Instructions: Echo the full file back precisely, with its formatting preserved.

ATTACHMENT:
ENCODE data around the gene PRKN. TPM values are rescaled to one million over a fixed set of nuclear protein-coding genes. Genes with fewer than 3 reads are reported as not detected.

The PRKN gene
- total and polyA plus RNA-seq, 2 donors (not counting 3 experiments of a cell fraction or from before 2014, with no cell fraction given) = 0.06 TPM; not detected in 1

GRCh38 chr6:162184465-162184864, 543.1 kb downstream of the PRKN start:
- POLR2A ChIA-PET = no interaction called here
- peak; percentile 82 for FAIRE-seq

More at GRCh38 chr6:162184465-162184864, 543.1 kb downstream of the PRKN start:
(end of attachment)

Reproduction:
ENCODE data around the gene PRKN. TPM values are rescaled to one million over a fixed set of nuclear protein-coding genes. Genes with fewer than 3 reads are reported as not detected.

The PRKN gene
- total and polyA plus RNA-seq, 2 donors (not counting 3 experiments of a cell fraction or from before 2014, with no cell fraction given) = 0.06 TPM; not detected in 1

GRCh38 chr6:162184465-162184864, 543.1 kb downstream of the PRKN start:
- POLR2A ChIA-PET = no interaction called here
- peak; percentile 82 for FAIRE-seq

More at GRCh38 chr6:162184465-162184864, 543.1 kb downstream of the PRKN start: